This may be your opinion, but it's silly of you to pretend it's universal. As much you may say it's all about the social aspect and the gameplay and story suck or don't matter, it's not held out because the most successful MMO by miles is built on the opposite. Good gameplay, story and narrative heavy and as little social interaction as you can get while still being an MMO.

    Now they aren't as good as single player games, sure. This is mostly due to the constraints of playing in a massive multiplayer online format. (although there's been lots of experimentation and innovation on this front and still more being attempted) But they are still there, still a big draw and still improving. People it seems crave both since they want both the MMO aspect and the story/narrative aspect together, and are willing to suffer compromises on both fronts to see them put together.




    Oh wait:
    hanskey wrote: »
    Feral wrote: »
    Anyway, getting away from the addiction discussion for a minute (partly at Darkwolfe's request), I provided a bunch of examples not just to talk about how games might be made less addictive, but also ways in which MMO gameplay has evolved. WoW is a very different experience from EQ partly because of the features I listed above.

    I think back to vanilla EQ, with no instancing, with open-world spawn camping, zone chat being spammed by trade requests and lfg requests, loot entirely from random drops... and I compare that to WoW with zone instancing, LFG features, auction houses, fast travel, and incremental rewards. It's hard for me to look at that and swallow the pill that MMOs have been stagnant. Maybe they've been stagnant since the Bush presidency, but not any longer than that.
    I appreciate your attempt, but I still come back to the fact that almost all the features you mention have originated outside of an MMO context. Therefore, MMOs are still not particularly innovative, nor should they be necessarily. Their business constraints make innovation rare, and stagnation the norm. Also, all those features are small incremental changes which are not necessarily mutually exclusive with stagnation.

    I guess this would explain it then. You think they are "stagnant" because you've restricted your idea of what counts as "innovative" to be ridiculously narrow.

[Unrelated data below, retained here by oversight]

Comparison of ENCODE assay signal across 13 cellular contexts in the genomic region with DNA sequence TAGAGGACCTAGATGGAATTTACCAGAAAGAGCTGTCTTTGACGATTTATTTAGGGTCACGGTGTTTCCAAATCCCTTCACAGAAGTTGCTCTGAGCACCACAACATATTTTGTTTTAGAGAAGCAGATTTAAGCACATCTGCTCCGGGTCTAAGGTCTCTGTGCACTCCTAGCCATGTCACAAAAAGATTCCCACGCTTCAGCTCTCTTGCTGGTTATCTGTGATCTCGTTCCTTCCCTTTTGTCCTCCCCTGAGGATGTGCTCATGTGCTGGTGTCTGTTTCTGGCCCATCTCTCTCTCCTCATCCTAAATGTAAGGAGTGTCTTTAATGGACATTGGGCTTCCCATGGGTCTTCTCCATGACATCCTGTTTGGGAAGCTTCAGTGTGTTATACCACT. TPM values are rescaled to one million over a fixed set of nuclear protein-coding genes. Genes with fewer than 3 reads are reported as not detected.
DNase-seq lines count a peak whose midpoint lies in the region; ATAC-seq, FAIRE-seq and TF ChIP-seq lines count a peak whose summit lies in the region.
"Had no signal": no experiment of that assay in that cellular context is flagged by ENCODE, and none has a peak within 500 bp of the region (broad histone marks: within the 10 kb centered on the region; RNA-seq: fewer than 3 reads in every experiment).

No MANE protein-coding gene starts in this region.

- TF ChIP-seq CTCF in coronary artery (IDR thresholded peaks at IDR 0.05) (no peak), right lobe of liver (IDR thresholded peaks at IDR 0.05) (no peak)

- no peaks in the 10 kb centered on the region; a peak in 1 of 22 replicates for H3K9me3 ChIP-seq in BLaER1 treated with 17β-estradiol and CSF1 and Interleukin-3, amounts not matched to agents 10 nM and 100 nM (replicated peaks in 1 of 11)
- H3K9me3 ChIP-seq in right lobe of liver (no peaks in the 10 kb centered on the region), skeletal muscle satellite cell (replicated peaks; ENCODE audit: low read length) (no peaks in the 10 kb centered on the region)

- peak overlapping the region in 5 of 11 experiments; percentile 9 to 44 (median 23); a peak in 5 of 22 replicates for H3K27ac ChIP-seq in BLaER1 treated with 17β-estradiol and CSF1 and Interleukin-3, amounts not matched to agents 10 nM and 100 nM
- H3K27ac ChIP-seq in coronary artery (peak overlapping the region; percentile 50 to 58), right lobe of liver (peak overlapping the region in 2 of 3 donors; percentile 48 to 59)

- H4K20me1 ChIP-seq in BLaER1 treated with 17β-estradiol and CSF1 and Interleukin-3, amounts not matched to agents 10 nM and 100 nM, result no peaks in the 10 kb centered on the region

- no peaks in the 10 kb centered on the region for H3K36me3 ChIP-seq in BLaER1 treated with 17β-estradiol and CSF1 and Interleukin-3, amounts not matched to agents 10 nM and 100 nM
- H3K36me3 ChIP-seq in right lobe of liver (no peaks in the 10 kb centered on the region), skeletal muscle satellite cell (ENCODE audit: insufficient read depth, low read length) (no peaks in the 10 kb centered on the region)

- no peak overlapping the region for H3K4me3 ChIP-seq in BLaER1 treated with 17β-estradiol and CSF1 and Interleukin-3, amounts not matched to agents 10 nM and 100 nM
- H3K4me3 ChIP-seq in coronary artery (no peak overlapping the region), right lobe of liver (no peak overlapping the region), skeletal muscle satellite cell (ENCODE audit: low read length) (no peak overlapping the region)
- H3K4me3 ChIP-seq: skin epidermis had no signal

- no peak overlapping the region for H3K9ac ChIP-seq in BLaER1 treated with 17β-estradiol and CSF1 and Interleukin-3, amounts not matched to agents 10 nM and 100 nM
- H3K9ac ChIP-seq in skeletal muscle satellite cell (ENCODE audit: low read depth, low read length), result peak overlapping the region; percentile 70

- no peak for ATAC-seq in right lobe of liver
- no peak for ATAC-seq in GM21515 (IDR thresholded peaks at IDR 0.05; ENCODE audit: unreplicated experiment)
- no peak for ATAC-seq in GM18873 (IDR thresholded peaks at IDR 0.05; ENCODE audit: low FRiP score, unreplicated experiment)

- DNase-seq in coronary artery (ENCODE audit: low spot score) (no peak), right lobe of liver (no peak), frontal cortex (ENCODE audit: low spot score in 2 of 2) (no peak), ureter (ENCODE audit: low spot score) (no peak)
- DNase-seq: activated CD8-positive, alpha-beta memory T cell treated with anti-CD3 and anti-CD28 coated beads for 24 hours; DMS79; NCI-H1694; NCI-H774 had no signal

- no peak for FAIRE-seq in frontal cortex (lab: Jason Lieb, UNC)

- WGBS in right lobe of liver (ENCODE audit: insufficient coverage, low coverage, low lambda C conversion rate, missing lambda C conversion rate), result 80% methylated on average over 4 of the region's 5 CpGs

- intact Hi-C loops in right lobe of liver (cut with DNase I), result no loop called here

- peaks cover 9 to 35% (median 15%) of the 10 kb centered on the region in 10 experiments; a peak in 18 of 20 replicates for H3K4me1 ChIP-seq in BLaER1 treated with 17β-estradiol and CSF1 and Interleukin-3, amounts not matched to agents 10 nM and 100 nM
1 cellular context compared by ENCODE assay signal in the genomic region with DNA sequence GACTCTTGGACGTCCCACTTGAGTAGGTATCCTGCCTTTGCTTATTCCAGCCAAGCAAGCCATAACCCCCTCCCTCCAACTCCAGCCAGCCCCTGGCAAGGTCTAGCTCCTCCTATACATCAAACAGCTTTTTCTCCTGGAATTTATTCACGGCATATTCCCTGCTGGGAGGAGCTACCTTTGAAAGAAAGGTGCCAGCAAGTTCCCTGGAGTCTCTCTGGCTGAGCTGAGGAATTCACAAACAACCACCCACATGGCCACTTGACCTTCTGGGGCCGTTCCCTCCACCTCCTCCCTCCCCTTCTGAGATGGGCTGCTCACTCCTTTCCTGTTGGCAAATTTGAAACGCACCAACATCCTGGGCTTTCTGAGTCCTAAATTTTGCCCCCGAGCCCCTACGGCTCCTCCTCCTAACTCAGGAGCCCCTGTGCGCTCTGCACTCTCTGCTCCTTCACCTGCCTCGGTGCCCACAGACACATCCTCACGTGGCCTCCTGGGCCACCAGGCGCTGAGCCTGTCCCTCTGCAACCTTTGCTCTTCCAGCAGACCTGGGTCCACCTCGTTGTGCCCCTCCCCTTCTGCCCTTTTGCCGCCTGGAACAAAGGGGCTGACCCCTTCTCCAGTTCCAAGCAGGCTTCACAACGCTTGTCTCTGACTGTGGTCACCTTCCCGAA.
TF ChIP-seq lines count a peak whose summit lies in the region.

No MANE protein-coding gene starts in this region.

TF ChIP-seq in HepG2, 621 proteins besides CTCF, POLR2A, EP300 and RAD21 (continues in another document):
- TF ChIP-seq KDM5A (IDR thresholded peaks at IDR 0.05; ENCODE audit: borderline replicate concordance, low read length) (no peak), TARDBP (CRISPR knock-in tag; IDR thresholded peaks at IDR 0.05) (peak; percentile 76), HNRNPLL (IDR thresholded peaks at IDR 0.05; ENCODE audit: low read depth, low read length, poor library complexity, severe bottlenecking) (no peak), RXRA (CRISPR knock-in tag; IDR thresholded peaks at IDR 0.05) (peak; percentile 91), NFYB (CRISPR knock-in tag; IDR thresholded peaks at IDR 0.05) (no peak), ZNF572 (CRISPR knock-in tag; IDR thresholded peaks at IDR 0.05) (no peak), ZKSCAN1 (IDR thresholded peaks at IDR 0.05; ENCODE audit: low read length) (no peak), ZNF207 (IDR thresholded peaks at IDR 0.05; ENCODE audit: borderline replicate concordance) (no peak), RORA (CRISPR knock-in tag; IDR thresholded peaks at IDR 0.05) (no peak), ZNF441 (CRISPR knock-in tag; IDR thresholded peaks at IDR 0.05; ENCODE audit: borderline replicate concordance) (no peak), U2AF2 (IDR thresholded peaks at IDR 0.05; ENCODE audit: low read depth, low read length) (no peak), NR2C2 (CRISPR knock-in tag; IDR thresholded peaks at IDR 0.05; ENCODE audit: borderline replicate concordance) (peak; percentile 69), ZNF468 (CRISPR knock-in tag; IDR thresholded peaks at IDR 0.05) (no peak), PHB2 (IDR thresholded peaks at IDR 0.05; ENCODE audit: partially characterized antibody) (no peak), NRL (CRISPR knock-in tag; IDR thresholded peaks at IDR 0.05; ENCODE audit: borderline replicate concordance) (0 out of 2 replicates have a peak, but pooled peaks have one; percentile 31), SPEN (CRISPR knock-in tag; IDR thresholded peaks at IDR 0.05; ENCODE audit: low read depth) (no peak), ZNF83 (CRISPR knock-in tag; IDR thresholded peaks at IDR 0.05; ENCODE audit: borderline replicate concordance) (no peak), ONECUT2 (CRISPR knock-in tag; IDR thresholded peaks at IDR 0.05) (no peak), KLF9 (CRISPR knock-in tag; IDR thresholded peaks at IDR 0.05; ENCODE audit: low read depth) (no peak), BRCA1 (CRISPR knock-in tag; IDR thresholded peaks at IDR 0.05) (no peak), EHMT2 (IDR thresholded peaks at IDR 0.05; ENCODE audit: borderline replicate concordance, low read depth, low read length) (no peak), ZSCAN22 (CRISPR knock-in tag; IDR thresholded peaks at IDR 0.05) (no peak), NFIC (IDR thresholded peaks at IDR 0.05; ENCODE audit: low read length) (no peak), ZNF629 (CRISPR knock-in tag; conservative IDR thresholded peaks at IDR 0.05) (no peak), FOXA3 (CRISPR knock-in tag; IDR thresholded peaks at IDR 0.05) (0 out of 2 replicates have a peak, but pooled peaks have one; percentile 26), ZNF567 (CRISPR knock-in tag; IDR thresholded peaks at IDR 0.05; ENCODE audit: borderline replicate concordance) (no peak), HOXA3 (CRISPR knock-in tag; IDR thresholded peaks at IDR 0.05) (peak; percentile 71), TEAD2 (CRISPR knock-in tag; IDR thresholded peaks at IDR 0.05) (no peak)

But then again, you are still wrong here because most of the ideas Feral mentioned don't appear outside the genre because outside of MMOs they don't make a lick of fucking sense.

    Instancing and phasing for instance are big steps forward that don't even make sense outside the genre.

    shryke on
  • BlendtecBlendtec PittsburghRegistered User regular
    edited April 2011
    I would like some new MMO's to make drastic changes. I enjoy the social aspect of a game, but also the PVP aspect. Nothing is better than ambushing some mook and taking all of his gear (something that many games eliminate because of how much it upsets some people to lose their gear).


    This is a wish list of things I'd like to see in a new MMO. Some of these things already exist in a game, but I think the combination of these things is what would make a game good.


    Fast or no leveling system, a level one character should potentially be able to kill a max level character if he catches him sleeping. I want to see some level of combat realism.


    Community building, any town past a few starter NPC villages should be completely player made. If players decide not to build communities? Everyone lives outside and is at risk of being killed and looted by other PC's and NPC's.

    No flagging for PVP, everyone is PVP all the time, no town guards either, or official records of peoples wrong doing. If someone runs around a popular city killing people when no one else is looking your going to need to remember his gamer tag and hope that you have enough reputation in the community that when you start your next character somebody does something about it.


    When you die you lose all items that were on your person.